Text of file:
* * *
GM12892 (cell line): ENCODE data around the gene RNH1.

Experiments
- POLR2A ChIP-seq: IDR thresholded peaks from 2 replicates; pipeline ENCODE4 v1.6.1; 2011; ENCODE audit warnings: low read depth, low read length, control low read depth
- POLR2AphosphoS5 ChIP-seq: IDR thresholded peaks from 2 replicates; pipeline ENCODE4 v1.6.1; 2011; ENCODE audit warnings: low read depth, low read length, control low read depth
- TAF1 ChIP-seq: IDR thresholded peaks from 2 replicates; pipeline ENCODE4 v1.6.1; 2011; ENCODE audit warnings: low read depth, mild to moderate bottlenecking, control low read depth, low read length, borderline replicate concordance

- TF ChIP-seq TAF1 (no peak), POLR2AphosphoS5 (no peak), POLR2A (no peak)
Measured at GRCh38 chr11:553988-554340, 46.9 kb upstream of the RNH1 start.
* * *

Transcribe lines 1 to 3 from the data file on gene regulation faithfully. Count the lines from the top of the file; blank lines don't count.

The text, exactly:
GM12892 (cell line): ENCODE data around the gene RNH1.

Experiments
- POLR2A ChIP-seq: IDR thresholded peaks from 2 replicates; pipeline ENCODE4 v1.6.1; 2011; ENCODE audit warnings: low read depth, low read length, control low read depth